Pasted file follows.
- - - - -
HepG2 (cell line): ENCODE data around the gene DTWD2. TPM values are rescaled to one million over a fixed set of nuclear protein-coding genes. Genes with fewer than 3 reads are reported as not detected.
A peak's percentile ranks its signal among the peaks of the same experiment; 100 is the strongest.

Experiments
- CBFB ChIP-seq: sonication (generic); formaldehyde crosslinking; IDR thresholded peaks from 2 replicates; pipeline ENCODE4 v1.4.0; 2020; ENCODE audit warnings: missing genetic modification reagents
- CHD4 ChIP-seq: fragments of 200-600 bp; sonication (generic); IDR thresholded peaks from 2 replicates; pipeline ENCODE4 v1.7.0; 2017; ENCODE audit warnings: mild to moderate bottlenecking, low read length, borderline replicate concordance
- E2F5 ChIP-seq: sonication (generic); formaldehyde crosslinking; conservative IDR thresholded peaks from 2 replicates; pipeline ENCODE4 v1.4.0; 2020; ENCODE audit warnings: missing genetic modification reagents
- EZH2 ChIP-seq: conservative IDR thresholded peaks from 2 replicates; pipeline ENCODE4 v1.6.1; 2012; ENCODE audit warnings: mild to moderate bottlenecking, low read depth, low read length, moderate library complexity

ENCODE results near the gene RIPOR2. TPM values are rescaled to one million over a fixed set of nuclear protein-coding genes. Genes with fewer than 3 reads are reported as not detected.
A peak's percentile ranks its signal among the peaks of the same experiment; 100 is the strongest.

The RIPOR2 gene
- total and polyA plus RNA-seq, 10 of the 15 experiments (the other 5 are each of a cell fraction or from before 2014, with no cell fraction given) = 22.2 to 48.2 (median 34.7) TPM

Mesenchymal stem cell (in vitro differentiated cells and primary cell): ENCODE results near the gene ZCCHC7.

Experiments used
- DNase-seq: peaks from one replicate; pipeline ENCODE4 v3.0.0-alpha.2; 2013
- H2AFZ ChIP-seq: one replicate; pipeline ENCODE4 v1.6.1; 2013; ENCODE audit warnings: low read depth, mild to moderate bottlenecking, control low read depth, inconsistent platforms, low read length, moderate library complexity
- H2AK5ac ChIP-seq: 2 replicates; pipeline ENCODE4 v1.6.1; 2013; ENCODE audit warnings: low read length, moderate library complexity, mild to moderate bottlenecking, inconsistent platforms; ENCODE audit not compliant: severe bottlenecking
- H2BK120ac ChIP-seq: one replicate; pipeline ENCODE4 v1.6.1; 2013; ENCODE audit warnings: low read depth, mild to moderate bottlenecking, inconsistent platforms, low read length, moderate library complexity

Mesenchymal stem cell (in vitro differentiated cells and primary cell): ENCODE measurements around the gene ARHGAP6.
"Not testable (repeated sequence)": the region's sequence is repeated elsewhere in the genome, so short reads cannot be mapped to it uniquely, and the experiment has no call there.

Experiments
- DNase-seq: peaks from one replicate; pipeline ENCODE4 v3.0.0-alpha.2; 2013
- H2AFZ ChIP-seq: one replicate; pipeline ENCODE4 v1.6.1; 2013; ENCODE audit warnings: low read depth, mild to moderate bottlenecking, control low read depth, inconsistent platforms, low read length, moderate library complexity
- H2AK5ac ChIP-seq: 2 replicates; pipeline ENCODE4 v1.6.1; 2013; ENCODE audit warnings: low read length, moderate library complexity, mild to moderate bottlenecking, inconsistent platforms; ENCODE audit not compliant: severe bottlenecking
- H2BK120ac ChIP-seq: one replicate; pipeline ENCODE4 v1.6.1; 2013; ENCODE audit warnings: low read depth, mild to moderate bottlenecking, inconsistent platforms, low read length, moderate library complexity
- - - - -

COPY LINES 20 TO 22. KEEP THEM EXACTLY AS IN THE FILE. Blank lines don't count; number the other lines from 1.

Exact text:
Experiments
- DNase-seq: peaks from one replicate; pipeline ENCODE4 v3.0.0-alpha.2; 2013
- H2AFZ ChIP-seq: one replicate; pipeline ENCODE4 v1.6.1; 2013; ENCODE audit warnings: low read depth, mild to moderate bottlenecking, control low read depth, inconsistent platforms, low read length, moderate library complexity